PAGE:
• (4/5)
    This is one of the most effective studies on horror by one of the masters. Although King only covers thirty years of modern horror in the media (1950-1980), he still manages to cover a wide arc of large, Cold War-era horror medium to the quieter self-involved horror that peaked in the Seventies and Eighties. This is a fantastic read and a must for any horror fan.
  • (5/5)

    1 Person fand dies hilfreich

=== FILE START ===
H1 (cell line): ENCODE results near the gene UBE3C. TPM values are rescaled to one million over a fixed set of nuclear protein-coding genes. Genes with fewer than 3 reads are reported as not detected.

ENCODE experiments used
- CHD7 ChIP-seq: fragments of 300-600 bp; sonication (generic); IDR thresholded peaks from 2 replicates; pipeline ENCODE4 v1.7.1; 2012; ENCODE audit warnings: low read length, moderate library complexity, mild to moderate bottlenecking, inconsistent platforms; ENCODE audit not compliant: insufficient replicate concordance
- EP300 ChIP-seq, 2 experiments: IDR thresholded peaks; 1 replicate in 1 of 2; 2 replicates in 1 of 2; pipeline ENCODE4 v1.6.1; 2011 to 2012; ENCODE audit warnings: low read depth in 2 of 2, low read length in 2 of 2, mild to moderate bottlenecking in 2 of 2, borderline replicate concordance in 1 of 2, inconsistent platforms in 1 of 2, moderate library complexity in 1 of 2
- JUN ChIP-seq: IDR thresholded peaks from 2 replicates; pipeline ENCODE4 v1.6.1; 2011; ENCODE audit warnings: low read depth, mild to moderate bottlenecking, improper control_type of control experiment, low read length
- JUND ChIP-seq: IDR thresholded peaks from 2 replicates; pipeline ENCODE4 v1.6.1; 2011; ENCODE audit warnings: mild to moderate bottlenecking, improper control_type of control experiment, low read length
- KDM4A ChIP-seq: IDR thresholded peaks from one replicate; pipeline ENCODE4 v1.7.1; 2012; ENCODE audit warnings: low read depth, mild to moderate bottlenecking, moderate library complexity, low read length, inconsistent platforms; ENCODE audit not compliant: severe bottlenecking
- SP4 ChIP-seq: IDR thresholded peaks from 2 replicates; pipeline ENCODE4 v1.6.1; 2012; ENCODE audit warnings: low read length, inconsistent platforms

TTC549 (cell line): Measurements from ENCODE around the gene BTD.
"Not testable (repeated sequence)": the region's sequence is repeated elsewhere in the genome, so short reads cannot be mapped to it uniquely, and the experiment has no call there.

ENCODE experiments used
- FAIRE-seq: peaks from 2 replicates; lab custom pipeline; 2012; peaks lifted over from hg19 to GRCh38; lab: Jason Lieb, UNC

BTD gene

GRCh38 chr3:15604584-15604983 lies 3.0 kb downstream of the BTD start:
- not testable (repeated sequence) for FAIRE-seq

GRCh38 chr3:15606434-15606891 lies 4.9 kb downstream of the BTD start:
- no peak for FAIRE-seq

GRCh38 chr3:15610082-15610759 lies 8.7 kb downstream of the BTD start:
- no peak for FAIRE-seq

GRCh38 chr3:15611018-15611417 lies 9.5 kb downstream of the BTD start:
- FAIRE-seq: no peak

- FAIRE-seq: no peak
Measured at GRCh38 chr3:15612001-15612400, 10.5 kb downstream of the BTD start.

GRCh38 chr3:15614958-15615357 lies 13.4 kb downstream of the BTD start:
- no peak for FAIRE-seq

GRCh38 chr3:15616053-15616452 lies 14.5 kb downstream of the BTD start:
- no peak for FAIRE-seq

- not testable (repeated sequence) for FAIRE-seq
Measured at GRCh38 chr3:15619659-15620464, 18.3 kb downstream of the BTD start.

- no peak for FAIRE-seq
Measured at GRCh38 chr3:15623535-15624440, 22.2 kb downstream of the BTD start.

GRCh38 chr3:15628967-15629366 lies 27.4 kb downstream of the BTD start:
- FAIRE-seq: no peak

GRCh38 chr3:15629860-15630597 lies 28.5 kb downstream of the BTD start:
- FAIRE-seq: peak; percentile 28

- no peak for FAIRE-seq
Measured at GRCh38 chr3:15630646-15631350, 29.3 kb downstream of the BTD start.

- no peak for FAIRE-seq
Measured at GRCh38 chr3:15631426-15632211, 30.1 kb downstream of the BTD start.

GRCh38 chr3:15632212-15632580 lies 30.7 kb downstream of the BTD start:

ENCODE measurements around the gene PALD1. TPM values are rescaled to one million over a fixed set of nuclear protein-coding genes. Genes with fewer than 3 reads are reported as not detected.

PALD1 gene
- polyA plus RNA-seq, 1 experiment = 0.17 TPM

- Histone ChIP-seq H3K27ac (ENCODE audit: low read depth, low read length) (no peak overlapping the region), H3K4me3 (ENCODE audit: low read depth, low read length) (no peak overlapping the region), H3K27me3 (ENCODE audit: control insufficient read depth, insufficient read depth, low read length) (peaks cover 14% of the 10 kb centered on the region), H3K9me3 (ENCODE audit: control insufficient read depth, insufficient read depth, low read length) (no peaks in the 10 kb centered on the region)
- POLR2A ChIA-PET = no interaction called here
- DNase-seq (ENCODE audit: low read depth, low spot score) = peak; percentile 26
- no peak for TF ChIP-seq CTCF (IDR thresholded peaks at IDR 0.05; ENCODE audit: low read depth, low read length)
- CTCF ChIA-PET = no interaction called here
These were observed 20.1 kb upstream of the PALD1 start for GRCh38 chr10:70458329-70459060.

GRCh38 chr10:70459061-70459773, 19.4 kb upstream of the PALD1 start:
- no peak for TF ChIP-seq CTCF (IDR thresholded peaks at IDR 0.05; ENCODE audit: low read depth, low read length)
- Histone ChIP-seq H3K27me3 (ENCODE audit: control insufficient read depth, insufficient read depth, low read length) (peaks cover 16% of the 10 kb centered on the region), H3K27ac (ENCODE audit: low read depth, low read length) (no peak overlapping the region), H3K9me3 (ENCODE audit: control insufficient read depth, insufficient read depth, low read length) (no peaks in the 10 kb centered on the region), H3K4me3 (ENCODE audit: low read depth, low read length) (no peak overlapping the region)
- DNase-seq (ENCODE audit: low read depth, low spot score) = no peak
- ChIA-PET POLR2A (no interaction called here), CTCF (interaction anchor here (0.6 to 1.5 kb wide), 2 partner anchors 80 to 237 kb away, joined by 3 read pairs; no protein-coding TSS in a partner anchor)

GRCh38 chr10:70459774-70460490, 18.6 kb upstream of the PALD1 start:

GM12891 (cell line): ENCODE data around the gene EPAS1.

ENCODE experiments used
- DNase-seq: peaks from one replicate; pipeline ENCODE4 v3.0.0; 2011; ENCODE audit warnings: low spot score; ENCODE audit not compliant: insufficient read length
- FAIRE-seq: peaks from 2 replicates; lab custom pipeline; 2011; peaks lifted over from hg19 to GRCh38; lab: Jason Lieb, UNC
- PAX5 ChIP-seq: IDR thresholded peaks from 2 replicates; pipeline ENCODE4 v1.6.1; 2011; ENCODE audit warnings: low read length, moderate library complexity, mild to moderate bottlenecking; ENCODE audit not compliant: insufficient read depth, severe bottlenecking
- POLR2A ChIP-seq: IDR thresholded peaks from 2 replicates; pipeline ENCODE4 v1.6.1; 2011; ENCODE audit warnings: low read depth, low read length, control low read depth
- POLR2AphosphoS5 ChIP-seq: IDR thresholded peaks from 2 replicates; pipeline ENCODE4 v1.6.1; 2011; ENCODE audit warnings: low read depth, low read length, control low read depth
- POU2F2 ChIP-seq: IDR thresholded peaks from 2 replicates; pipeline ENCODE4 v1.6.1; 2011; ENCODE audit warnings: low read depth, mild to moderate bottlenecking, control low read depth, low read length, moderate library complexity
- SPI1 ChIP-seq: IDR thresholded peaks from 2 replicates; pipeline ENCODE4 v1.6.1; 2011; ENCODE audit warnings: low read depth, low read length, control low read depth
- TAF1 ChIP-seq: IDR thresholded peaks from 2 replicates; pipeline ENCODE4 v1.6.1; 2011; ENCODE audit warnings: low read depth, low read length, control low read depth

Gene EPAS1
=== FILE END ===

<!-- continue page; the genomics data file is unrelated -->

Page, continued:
I scare easily. There's no question of this. I've never been a huge fan of scary movies. When I was not yet thirteen, a girl in my class had a sleepover birthday party. I don't recall if she was first generation American, or if she had actually been born prior to her family coming over from China, but her parents were...I'd like to say open-minded, but I think really they may have just been a little oblivious. They allowed her to rent Scream for the sleepover.A bunch of twelve-year-olds (plus the birthday girl's younger sisters--10 and 7, I think) watching Scream late at night. It may have scarred me for life. Prior to that, I think the scariest thing I'd ever seen was the ghost of Mary Meredith in The Uninvited (1944). Unless you want to count Tony Pierce's haunting craziness in The Bodyguard. God, I love that movie. Okay, and some of the classic "Twilight Zone" episodes are really freaky.In recent years, I've tried to be a little braver. A little. My best friend and I went to see the remake of The Amityville Horror in 2005. I'm sure Ryan Reynolds was really hot in it, but I wouldn't know because Ali and I spent the entire time watching the top two feet of the movie screen, my sweater blocking out the rest, out of fear. I've seen the second and third installments in the Scream series...through my fingers. I went back and watched every episode of Snick's "Are You Afraid of the Dark"...while at work, in the daytime, and only if I fast-forwarded through the opening because swings moving by themselves freak me the hell out.I've seen both Perfect Getaway (2009) and The Orphan (2009), both of which are really thrillers....and both during the day...at work. Actually, the biggest jump in my horror/thriller education (until very recently) was watching each and every episode of CBS's "Harper's Island" back in 2009...in the comfort of my home, after dark, and not screaming every time something remotely scary happened.In the last year, I've started watching some good old classic horror films (see: The Creature from the Black Lagoon or The House on Haunted Hill). And then I got turned on to "The Walking Dead" on AMC. This led to more of the....less classic horror films (see: Dead & Buried or Return of the Killer Tomatoes). I don't count the Jaws series (or any of those shark attack/megalodon films) in my education, partly because that (to me) has always been a different type of scary, and also because most of them are just awful and inadvertently hilarious. And finally, this led to seeing The Woman in Black last month. I was really good up until a bit with a rocking chair, at which point I started letting the sleeve of my sweater hover in front of my eyes now and then.I didn't plan to do an actual review of this book, and this is not really a review. The copy I had belongs to a friend of mine (with whom I saw The Woman in Black) who lent it to me while he was on vacation, and I read it (mostly) to gain an understanding of a genre that I didn't really understand very well at all. Danse Macabre is a work of non-fiction, by Stephen King, about the genre he knows best: horror. It was first published in 1981 and, as a result, only concerns stories (novels, short stories, radio plays, and films) up to that point. The bulk of the focus is on the works written during King's lifetime (he was thirty-three in 1981).But the brilliant thing about King's insight into this subject is that the genre really doesn't change. He bases his analysis on the idea that horror can be boiled down to three archetypes: the vampire (see: Dracula), the werewolf (see: Dr. Jekyll & Mr. Hyde) and "The Thing Without a Name" (see: Frankenstein). And over thirty years later, the method of the madness has not changed. I often found myself classifying and re-classifying more modern pictures and novels as the book went on. But this was not just a lesson in classification. Rather, it was a dual lesson in anthropology and literature, one that--when applied to my affinity for fantasy novels--was truly illuminating.I just want to say three very brief things about this book, and then I'll let you all be:1. I can't imagine being not only settled with a family and published, but so incredibly intelligent at thirty-three years old. The man amazes me.2. King's voice in the book is exceedingly casual and, therefore, the reading of it is very comfortable. There's no high-handed alienating jargon. It's quite down to earth.3. I can now go forward in my reading with a better understanding of why fantasy and horror exist, and to what extent they are useful in allowing modern readers of fiction to live and imagine and create. The world may be very different than it was in 1981, but some things - like fear - never really change.